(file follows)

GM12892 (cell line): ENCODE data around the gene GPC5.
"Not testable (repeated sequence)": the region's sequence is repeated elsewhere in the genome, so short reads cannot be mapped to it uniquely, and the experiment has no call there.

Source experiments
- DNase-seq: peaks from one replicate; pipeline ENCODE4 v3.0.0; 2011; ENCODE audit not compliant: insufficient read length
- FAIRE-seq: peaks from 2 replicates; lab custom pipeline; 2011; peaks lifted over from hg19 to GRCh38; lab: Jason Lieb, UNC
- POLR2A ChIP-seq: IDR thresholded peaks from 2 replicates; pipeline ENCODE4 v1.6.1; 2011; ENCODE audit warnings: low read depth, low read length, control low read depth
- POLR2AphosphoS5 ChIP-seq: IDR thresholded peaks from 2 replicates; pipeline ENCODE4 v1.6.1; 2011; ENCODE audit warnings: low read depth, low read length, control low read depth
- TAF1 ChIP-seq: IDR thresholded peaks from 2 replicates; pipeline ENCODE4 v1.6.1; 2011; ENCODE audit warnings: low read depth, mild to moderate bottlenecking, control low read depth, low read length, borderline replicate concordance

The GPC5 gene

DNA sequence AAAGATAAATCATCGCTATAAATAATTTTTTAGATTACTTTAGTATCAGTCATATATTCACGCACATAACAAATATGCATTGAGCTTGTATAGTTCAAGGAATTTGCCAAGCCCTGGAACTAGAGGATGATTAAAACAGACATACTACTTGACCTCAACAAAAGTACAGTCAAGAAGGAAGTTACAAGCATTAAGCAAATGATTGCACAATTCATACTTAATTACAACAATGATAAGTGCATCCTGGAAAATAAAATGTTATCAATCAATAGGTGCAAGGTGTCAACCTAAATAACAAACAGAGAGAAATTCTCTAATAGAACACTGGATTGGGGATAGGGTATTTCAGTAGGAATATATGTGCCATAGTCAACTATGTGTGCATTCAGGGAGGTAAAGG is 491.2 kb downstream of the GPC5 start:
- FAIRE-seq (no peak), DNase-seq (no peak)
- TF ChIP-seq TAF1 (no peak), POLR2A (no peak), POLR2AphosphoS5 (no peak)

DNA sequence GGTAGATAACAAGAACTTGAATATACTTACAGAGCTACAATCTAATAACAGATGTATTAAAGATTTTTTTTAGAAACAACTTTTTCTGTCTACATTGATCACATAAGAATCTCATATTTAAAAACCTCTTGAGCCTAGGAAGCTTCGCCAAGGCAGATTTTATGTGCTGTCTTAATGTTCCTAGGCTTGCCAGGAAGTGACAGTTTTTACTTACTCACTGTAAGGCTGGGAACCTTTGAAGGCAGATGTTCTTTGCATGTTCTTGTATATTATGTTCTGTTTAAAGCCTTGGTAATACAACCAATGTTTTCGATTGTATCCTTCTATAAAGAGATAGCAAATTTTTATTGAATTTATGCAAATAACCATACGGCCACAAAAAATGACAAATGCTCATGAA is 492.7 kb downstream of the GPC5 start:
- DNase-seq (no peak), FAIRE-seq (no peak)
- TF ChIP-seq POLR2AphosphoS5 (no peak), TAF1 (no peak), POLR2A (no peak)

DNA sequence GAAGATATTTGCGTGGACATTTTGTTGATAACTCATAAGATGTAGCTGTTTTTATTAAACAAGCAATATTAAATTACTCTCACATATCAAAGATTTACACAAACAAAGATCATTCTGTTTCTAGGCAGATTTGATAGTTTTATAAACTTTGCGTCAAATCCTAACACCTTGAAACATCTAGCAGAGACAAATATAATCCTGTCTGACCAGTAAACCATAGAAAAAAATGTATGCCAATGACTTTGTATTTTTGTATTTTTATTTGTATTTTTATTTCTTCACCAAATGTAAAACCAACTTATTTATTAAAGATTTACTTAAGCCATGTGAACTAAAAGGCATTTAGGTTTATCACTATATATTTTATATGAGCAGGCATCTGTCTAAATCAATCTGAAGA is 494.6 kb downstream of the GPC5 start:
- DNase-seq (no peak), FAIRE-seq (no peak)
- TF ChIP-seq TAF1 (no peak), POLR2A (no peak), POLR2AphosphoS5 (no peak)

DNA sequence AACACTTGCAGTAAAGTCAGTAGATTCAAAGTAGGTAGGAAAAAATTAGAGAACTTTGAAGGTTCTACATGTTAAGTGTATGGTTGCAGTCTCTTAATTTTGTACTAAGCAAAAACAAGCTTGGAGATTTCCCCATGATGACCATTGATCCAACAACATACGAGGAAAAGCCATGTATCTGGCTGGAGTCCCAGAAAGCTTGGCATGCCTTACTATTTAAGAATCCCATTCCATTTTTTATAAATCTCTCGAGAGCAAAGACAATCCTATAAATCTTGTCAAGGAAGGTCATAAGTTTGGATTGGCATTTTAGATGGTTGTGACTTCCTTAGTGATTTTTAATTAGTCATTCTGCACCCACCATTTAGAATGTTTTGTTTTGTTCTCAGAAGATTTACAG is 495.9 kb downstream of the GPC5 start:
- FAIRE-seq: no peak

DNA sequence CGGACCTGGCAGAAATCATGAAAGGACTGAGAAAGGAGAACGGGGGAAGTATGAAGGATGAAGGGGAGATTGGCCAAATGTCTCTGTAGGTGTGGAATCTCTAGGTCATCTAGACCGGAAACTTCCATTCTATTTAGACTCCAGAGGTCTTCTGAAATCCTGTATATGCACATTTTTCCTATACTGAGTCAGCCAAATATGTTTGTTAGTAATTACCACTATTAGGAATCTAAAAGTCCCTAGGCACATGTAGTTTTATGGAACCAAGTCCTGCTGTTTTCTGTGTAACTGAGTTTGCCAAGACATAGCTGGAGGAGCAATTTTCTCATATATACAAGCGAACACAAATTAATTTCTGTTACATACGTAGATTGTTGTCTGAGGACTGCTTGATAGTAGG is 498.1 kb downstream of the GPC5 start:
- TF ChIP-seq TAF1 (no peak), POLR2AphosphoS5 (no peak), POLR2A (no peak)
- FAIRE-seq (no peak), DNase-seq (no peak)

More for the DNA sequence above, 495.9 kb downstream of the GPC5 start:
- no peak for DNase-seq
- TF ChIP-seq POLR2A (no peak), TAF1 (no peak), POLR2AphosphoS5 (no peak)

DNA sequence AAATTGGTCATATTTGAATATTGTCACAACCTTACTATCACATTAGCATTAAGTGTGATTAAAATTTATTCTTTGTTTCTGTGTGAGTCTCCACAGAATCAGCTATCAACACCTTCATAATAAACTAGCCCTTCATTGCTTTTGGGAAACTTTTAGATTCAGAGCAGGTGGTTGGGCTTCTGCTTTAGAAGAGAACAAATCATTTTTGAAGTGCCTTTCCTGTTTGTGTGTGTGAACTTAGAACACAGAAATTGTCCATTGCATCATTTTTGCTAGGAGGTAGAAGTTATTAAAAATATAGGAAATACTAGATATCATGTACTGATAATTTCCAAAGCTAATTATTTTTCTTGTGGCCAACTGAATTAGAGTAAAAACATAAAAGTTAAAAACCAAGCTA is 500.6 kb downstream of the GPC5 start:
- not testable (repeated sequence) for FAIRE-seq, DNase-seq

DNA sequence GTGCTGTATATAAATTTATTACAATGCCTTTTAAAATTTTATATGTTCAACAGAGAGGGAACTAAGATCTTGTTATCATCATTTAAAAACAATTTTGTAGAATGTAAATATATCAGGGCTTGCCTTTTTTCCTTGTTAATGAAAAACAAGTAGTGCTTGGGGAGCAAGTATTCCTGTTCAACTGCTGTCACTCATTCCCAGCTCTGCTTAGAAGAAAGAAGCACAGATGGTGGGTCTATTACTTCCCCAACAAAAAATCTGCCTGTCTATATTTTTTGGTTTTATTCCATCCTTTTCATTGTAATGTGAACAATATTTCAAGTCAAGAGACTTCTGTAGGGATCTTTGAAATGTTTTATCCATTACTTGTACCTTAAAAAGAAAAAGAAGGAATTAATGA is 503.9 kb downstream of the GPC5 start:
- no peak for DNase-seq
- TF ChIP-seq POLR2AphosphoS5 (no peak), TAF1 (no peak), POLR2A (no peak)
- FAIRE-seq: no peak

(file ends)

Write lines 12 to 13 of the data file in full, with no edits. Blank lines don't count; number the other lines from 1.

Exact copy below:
- TF ChIP-seq TAF1 (no peak), POLR2A (no peak), POLR2AphosphoS5 (no peak)

DNA sequence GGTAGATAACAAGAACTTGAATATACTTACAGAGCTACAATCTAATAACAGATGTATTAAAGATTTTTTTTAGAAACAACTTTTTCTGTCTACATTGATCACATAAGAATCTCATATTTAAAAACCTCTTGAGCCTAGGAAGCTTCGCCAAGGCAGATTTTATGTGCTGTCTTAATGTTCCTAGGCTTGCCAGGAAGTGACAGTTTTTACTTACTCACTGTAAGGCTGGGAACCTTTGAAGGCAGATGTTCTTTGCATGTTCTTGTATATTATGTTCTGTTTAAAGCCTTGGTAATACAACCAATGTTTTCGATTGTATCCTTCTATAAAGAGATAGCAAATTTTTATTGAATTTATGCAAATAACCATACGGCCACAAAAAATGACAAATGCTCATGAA is 492.7 kb downstream of the GPC5 start: